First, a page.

A top European Union official says the best way to deal with Iraq is to build a broad coalition to force Baghdad to accept weapons inspections and to work through the United Nations.

EU Foreign Relations Commissioner Chris Patten says the international community must keep pushing for full Iraqi compliance with U.N. resolutions, which demand the unconditional return of arms inspectors.

He told the European Parliament in Strasbourg, France, that the U.N. Security Council has charted the way forward in dealing with this problem and every nation should work within the framework of the United Nations. Mr. Patten said the coalition approach that was used in the 1991 Gulf War has the best chance of succeeding.

"We must recognize that efforts to force Iraqi compliance are more likely to succeed if they are backed by a coalition of concerned parties as broad and effective as that which was put together with great diplomatic finesse in 1991," he said.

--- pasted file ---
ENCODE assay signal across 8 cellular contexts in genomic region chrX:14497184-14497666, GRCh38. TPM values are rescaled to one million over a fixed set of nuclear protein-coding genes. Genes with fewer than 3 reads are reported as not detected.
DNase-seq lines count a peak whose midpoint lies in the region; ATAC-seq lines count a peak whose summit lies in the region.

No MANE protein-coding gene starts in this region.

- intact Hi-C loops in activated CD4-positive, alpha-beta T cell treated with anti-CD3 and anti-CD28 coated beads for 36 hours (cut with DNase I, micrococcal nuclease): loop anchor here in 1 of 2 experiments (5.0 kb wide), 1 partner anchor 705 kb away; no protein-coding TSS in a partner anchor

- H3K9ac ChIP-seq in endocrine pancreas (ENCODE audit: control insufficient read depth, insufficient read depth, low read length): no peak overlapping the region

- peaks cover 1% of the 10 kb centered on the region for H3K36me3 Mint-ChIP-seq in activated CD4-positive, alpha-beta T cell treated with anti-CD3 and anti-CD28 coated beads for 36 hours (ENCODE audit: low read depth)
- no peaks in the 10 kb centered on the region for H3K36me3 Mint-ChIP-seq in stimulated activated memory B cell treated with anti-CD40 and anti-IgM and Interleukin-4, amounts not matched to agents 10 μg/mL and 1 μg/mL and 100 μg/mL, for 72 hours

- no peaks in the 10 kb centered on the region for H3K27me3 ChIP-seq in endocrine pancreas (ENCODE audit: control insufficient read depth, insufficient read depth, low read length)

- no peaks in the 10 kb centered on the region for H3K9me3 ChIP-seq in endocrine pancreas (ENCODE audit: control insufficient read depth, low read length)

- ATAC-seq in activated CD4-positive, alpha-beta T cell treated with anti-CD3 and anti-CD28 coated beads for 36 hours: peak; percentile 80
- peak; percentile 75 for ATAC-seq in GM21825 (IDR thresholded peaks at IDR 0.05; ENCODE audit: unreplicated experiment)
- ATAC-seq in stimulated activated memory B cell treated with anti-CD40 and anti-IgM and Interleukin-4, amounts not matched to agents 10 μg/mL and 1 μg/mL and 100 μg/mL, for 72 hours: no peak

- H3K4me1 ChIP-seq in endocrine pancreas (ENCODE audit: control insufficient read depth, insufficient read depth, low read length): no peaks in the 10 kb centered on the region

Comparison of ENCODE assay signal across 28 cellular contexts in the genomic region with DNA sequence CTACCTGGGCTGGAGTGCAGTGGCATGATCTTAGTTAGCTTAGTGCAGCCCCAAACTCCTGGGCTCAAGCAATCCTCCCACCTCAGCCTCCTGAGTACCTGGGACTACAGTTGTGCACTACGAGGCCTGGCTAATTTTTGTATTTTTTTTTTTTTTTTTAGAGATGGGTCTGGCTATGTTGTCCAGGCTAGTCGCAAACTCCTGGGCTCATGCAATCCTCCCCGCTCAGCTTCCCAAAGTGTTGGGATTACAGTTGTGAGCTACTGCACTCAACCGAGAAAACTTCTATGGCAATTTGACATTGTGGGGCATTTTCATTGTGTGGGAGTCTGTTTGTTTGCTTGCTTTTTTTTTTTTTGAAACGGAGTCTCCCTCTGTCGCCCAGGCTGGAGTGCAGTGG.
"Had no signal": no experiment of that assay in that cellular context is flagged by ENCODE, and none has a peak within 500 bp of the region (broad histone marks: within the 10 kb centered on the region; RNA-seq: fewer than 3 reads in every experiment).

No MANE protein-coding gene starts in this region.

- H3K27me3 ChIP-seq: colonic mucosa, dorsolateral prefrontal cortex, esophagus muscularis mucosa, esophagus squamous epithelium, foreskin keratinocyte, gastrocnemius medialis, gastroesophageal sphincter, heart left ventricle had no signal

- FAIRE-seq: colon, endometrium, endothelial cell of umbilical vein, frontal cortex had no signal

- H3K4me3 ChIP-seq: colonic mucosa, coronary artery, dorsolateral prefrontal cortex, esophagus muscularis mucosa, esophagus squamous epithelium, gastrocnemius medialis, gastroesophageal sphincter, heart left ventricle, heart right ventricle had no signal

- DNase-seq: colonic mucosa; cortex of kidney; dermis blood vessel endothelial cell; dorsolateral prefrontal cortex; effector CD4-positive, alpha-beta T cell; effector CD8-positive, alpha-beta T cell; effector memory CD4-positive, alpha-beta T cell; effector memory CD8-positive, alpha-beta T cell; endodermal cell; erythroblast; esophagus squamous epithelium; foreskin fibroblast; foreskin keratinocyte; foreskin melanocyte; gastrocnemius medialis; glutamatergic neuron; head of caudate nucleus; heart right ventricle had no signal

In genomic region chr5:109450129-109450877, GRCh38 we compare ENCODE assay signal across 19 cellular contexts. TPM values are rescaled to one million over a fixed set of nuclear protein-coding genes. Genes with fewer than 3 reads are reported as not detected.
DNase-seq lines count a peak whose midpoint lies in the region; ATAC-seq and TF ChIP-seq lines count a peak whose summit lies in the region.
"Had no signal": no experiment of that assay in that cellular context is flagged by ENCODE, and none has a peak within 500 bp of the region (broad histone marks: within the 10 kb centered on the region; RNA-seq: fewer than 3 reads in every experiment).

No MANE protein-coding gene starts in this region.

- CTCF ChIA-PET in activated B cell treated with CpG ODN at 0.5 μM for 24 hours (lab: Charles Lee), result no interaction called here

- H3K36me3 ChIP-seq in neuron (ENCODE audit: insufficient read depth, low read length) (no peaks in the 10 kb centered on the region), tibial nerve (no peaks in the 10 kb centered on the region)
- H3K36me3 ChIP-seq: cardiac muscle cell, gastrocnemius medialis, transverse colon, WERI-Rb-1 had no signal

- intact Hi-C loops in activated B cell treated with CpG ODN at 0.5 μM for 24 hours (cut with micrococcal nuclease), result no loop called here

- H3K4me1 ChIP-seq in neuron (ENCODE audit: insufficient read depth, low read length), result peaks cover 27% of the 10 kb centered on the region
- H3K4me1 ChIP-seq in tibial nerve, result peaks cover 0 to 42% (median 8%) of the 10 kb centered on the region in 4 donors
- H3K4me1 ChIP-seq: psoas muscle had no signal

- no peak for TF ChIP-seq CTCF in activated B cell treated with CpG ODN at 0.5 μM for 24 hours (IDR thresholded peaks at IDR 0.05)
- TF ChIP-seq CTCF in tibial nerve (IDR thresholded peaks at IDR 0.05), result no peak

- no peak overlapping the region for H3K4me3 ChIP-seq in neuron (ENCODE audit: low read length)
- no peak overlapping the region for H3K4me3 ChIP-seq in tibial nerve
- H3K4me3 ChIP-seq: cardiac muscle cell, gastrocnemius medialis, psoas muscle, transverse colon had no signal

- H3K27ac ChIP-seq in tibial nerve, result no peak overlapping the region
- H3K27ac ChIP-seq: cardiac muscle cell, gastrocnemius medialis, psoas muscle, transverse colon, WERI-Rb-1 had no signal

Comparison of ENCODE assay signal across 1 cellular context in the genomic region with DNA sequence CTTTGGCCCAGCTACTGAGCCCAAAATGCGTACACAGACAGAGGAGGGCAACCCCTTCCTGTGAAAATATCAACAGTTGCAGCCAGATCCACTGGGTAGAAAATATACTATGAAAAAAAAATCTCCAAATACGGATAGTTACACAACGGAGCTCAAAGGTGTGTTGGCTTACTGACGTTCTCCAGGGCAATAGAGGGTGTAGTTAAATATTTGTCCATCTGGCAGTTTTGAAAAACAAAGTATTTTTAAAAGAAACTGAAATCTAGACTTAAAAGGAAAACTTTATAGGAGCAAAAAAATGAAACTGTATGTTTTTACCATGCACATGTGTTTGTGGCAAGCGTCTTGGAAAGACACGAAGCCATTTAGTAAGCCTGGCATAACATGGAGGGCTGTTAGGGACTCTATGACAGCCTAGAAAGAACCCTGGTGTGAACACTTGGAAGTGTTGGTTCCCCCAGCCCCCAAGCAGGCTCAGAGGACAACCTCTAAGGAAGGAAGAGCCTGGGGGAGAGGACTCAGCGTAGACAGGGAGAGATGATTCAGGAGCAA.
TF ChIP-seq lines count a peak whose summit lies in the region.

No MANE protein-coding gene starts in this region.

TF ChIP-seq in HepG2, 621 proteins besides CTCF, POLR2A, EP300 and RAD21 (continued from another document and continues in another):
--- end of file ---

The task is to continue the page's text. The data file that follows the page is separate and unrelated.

Mr. Patten also said that while there is strong suspicion that Baghdad has chemical and biological weapons, no clear evidence has emerged. Mr. Patten is the latest of several senior European leaders to speak out against unilateral action on Iraq.

Top U.S. officials have recently played down the value of United Nations arms inspections, and argued publicly for preemptive action to oust Iraqi President Saddam Hussein. U.S Vice President Dick Cheney has said that time is running out and the United States will take whatever action is needed to defend its security.